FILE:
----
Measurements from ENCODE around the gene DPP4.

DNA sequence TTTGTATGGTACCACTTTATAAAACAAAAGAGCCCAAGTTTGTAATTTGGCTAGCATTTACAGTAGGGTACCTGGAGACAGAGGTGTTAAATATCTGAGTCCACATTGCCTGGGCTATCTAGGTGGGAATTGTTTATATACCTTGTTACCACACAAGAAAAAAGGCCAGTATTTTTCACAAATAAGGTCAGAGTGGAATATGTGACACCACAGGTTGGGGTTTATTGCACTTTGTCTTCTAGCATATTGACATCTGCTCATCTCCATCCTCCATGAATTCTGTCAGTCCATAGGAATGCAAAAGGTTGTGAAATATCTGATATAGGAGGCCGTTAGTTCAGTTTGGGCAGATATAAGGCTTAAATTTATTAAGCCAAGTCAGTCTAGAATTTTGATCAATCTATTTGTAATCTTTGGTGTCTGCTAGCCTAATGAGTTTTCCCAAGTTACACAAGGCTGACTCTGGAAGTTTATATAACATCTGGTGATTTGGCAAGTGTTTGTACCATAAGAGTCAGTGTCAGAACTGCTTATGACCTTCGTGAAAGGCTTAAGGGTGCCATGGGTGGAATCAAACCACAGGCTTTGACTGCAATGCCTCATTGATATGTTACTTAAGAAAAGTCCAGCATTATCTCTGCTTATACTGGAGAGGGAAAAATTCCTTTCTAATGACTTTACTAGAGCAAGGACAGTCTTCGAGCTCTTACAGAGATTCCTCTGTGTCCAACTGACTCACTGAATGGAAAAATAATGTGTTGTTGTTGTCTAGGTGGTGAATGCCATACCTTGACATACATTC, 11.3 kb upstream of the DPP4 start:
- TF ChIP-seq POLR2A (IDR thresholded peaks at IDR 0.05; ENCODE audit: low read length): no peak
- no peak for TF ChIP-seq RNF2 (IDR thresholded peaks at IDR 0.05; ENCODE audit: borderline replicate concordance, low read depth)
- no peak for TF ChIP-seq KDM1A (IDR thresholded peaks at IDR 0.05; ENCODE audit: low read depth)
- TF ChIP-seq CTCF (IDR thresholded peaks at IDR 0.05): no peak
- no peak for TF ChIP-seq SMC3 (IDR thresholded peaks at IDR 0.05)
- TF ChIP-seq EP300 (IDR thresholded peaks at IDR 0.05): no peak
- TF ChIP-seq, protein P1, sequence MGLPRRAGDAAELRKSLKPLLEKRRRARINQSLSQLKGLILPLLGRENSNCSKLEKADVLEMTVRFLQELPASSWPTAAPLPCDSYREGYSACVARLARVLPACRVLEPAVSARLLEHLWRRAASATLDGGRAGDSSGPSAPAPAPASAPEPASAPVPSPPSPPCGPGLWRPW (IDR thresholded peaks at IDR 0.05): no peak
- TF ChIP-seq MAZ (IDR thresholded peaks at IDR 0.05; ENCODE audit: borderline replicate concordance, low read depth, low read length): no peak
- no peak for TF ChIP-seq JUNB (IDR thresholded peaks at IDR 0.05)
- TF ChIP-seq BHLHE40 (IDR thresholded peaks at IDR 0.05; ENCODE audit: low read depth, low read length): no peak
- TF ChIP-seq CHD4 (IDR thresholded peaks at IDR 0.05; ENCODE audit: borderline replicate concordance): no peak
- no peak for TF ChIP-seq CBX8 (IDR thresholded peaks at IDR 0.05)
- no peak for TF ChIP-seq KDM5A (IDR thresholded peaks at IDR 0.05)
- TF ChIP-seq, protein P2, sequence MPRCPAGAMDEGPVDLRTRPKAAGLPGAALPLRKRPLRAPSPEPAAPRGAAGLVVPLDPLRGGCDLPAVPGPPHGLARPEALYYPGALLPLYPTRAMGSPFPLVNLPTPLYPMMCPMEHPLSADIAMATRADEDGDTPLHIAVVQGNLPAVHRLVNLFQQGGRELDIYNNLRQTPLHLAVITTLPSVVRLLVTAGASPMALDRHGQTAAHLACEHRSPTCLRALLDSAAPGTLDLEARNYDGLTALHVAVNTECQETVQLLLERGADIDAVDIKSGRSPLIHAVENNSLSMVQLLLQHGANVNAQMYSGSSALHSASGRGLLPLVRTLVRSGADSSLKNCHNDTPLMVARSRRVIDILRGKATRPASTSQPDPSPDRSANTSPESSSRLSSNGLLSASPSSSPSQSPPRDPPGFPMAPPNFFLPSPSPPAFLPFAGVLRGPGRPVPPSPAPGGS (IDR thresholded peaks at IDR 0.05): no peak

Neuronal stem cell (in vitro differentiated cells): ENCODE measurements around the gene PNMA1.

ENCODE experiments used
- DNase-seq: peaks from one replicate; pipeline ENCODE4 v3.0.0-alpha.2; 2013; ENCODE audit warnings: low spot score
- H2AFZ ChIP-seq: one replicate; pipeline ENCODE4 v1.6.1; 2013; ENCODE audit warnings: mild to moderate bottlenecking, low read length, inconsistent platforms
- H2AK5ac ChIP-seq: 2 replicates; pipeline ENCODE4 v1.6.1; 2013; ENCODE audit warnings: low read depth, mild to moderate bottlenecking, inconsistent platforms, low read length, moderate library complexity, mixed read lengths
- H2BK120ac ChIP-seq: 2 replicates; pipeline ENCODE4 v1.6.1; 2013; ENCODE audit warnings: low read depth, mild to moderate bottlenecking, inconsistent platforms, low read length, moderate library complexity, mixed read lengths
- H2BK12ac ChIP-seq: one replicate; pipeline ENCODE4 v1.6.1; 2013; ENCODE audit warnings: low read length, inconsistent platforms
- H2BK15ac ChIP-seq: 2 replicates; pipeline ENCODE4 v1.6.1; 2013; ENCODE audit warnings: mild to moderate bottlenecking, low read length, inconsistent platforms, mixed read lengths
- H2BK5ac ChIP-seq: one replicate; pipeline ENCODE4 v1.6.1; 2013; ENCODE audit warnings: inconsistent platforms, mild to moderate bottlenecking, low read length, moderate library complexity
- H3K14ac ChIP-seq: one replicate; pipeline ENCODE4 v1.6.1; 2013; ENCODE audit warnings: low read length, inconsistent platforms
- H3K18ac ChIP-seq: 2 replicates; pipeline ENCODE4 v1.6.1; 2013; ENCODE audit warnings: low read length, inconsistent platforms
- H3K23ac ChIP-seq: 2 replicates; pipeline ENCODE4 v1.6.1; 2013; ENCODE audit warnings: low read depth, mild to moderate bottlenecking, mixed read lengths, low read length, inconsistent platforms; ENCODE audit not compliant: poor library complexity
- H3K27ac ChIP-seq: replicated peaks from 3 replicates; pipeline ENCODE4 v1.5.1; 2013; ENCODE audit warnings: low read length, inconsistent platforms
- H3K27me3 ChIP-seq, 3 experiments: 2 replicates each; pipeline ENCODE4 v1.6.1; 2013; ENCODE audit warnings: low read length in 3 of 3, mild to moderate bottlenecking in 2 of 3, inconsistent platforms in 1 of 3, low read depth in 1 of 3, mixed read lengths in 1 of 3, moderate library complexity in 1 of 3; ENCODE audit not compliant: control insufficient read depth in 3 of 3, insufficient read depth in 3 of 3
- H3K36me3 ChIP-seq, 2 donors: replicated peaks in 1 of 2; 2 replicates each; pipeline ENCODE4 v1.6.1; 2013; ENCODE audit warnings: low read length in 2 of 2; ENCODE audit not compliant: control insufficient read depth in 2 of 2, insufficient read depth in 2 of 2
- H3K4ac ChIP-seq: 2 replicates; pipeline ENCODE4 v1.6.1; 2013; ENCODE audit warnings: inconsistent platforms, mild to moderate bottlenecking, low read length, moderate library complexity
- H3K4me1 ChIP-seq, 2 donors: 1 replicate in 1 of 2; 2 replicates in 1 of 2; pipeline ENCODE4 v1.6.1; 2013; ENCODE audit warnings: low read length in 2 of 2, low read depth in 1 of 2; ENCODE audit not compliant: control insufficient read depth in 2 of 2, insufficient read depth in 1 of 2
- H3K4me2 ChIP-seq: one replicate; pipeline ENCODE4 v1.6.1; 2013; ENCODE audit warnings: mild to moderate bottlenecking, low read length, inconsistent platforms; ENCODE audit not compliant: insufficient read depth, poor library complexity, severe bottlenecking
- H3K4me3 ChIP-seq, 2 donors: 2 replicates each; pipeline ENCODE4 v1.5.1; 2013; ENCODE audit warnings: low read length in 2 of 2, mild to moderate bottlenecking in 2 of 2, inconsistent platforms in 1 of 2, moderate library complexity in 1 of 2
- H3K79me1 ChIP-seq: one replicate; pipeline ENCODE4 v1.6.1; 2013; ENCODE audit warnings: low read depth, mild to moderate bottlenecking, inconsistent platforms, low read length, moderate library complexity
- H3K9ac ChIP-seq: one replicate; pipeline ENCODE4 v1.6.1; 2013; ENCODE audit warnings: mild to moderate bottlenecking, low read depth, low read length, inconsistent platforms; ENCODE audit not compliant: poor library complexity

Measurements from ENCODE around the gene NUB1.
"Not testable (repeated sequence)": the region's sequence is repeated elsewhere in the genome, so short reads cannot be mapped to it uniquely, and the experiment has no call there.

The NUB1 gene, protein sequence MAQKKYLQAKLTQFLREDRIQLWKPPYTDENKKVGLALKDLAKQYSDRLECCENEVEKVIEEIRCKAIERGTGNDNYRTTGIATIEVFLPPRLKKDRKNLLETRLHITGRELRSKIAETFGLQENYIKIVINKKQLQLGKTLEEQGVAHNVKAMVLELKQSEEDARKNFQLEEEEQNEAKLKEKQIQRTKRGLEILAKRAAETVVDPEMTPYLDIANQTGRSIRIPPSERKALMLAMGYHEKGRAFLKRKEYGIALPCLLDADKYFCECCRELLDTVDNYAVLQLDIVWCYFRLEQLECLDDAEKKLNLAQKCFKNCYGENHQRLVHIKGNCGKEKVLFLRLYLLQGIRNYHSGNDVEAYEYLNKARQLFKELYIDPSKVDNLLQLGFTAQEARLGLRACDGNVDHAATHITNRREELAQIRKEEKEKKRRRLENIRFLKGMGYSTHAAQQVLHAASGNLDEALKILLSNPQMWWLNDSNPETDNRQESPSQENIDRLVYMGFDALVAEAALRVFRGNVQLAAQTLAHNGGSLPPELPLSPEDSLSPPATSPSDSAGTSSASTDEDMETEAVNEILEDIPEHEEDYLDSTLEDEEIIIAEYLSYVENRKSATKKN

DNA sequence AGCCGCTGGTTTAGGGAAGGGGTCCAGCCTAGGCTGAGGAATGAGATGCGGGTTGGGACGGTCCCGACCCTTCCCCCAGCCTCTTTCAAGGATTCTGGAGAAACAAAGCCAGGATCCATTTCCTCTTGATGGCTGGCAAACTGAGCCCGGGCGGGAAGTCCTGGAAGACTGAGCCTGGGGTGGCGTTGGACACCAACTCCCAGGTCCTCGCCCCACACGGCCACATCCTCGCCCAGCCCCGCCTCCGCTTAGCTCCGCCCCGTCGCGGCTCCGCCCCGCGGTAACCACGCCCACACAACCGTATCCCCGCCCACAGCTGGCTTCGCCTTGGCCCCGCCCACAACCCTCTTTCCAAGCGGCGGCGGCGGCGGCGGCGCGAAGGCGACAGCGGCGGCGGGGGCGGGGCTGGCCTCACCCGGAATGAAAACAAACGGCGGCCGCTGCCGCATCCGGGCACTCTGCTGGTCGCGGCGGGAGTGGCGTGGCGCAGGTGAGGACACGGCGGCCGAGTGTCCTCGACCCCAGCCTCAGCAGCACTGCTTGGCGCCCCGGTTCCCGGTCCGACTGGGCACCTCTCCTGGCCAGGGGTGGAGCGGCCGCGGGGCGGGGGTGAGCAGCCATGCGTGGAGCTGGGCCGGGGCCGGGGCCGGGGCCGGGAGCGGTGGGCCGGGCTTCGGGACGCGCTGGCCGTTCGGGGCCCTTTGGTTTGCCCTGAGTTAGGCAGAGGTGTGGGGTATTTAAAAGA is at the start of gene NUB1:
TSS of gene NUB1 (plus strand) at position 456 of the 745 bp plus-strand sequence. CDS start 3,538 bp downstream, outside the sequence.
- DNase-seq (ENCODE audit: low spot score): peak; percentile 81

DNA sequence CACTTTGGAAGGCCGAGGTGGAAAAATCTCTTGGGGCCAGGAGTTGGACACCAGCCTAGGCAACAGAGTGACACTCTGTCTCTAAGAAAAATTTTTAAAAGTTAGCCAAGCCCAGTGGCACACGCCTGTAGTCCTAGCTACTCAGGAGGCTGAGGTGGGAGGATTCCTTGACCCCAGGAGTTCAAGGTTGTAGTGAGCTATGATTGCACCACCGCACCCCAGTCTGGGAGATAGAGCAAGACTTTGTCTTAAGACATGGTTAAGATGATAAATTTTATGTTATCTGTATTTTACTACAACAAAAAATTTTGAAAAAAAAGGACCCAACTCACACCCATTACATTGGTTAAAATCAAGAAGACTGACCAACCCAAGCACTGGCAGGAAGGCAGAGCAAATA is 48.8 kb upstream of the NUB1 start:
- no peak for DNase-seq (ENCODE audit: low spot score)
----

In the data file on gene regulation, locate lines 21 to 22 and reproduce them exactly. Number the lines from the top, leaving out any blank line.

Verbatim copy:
- H2AK5ac ChIP-seq: 2 replicates; pipeline ENCODE4 v1.6.1; 2013; ENCODE audit warnings: low read depth, mild to moderate bottlenecking, inconsistent platforms, low read length, moderate library complexity, mixed read lengths
- H2BK120ac ChIP-seq: 2 replicates; pipeline ENCODE4 v1.6.1; 2013; ENCODE audit warnings: low read depth, mild to moderate bottlenecking, inconsistent platforms, low read length, moderate library complexity, mixed read lengths